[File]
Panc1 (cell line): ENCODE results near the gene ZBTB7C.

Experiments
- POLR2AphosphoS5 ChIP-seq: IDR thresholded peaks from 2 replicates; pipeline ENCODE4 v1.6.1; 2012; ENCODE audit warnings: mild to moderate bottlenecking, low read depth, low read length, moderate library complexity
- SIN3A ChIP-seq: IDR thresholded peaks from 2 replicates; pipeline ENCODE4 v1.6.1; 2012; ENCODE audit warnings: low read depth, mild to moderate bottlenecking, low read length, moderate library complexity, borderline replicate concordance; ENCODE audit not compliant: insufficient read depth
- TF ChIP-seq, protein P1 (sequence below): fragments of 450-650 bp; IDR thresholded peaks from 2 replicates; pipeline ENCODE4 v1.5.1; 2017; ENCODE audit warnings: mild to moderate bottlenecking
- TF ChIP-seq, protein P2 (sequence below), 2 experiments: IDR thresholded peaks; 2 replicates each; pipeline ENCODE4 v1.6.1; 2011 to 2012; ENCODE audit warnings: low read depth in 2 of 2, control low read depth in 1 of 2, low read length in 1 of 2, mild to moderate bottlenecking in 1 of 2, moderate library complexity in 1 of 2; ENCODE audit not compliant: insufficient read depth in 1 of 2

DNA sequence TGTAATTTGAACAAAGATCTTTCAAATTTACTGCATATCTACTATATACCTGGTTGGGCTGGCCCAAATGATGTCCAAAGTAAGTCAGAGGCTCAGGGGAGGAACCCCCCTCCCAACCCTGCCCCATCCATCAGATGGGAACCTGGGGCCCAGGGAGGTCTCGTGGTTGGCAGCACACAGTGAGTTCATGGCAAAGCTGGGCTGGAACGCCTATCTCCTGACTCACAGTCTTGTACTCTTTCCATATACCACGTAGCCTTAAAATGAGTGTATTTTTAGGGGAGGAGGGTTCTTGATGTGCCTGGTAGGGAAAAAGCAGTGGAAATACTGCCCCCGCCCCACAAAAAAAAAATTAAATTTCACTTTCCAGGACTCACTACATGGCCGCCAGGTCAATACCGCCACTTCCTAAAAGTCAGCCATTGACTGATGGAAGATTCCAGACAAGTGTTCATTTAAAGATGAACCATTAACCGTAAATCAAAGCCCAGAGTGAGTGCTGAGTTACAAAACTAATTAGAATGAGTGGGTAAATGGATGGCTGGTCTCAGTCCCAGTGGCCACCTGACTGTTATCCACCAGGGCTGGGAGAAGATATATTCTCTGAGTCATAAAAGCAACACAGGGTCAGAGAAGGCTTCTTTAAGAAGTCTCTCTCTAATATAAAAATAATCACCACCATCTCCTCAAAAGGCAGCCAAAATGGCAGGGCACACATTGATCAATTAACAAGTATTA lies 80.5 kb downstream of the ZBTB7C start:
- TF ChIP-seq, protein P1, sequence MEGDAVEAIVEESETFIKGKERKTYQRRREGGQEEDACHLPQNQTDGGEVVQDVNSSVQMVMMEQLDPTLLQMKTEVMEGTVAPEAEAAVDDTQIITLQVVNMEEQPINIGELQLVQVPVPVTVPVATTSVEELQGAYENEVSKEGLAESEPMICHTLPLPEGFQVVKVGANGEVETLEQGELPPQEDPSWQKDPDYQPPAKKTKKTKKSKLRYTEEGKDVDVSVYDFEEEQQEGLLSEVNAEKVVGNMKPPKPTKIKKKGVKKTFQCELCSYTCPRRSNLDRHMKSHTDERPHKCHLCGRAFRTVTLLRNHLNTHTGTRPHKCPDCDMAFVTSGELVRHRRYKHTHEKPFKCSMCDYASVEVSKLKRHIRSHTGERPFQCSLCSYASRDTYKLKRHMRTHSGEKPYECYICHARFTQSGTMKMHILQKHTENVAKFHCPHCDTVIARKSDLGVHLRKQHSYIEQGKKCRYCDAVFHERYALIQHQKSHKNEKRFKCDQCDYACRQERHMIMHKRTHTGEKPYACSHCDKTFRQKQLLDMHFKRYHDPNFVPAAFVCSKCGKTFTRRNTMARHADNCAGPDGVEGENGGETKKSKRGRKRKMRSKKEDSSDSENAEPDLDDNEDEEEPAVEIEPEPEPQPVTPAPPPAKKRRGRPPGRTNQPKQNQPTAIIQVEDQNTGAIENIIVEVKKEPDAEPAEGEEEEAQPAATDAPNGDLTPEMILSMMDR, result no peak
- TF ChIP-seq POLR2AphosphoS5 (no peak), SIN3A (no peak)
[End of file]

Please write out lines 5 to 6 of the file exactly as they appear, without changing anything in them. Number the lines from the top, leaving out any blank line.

- TF ChIP-seq, protein P1 (sequence below): fragments of 450-650 bp; IDR thresholded peaks from 2 replicates; pipeline ENCODE4 v1.5.1; 2017; ENCODE audit warnings: mild to moderate bottlenecking
- TF ChIP-seq, protein P2 (sequence below), 2 experiments: IDR thresholded peaks; 2 replicates each; pipeline ENCODE4 v1.6.1; 2011 to 2012; ENCODE audit warnings: low read depth in 2 of 2, control low read depth in 1 of 2, low read length in 1 of 2, mild to moderate bottlenecking in 1 of 2, moderate library complexity in 1 of 2; ENCODE audit not compliant: insufficient read depth in 1 of 2